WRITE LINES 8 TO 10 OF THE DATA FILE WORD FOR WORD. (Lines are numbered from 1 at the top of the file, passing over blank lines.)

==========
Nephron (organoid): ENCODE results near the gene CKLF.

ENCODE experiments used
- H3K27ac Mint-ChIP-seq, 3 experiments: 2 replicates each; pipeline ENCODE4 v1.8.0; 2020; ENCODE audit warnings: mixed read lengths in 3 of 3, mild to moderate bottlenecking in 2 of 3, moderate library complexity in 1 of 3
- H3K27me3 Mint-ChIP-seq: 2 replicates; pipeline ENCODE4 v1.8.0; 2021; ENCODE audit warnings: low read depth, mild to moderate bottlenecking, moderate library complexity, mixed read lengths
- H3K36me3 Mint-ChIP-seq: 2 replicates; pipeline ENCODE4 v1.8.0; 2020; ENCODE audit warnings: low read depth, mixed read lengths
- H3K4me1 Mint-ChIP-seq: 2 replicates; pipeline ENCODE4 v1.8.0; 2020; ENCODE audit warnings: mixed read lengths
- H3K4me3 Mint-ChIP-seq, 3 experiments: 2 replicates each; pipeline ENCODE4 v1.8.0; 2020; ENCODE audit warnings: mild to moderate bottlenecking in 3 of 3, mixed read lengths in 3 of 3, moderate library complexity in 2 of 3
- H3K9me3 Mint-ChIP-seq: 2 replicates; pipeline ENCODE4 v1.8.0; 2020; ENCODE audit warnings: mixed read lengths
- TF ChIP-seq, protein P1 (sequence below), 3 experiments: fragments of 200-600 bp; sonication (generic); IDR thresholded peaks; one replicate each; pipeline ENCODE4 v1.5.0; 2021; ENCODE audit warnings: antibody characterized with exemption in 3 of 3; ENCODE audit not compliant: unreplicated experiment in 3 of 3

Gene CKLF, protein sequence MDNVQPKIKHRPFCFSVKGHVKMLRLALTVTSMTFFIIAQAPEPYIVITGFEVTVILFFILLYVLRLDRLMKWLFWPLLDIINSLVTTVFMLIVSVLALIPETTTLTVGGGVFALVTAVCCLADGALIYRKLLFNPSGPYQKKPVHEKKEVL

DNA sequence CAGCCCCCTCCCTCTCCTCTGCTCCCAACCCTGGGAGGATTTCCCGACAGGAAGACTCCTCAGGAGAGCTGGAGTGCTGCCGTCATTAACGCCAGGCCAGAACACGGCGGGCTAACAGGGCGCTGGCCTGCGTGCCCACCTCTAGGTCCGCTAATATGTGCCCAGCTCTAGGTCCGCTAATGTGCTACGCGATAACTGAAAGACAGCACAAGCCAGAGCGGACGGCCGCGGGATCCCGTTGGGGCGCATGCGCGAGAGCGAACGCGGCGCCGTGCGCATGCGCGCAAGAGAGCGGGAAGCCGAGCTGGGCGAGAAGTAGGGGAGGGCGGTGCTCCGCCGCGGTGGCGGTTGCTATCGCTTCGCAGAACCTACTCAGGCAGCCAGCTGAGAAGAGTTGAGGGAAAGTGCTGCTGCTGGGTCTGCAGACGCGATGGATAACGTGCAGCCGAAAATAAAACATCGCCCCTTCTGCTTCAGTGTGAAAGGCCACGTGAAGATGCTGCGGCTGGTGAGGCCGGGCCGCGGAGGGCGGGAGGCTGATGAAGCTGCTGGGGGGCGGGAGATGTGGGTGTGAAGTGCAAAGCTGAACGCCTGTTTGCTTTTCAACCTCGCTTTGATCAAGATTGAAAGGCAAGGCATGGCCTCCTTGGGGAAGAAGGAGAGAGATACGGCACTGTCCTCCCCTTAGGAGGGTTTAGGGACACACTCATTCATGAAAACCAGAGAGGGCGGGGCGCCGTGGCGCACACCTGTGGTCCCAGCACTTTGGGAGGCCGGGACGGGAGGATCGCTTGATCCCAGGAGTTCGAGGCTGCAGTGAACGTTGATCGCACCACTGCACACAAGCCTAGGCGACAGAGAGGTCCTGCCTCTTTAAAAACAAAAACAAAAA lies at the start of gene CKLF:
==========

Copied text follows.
- H3K9me3 Mint-ChIP-seq: 2 replicates; pipeline ENCODE4 v1.8.0; 2020; ENCODE audit warnings: mixed read lengths
- TF ChIP-seq, protein P1 (sequence below), 3 experiments: fragments of 200-600 bp; sonication (generic); IDR thresholded peaks; one replicate each; pipeline ENCODE4 v1.5.0; 2021; ENCODE audit warnings: antibody characterized with exemption in 3 of 3; ENCODE audit not compliant: unreplicated experiment in 3 of 3

Gene CKLF, protein sequence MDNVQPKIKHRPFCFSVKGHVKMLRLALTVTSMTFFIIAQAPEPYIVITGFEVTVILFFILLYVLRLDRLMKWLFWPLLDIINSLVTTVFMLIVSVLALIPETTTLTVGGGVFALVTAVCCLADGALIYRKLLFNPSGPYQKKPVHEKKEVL